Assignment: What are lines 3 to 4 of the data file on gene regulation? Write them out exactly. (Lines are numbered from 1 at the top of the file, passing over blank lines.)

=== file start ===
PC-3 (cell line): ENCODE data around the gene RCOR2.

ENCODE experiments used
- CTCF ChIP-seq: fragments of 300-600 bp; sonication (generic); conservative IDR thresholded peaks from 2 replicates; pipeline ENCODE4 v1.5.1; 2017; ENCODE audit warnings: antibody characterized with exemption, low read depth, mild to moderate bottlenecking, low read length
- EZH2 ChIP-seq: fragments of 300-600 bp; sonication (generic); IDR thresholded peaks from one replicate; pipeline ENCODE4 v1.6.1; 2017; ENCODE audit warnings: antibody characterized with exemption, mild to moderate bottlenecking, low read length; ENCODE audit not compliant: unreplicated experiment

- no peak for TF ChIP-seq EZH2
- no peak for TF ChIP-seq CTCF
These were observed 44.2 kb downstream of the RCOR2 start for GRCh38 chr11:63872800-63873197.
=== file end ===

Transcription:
- CTCF ChIP-seq: fragments of 300-600 bp; sonication (generic); conservative IDR thresholded peaks from 2 replicates; pipeline ENCODE4 v1.5.1; 2017; ENCODE audit warnings: antibody characterized with exemption, low read depth, mild to moderate bottlenecking, low read length
- EZH2 ChIP-seq: fragments of 300-600 bp; sonication (generic); IDR thresholded peaks from one replicate; pipeline ENCODE4 v1.6.1; 2017; ENCODE audit warnings: antibody characterized with exemption, mild to moderate bottlenecking, low read length; ENCODE audit not compliant: unreplicated experiment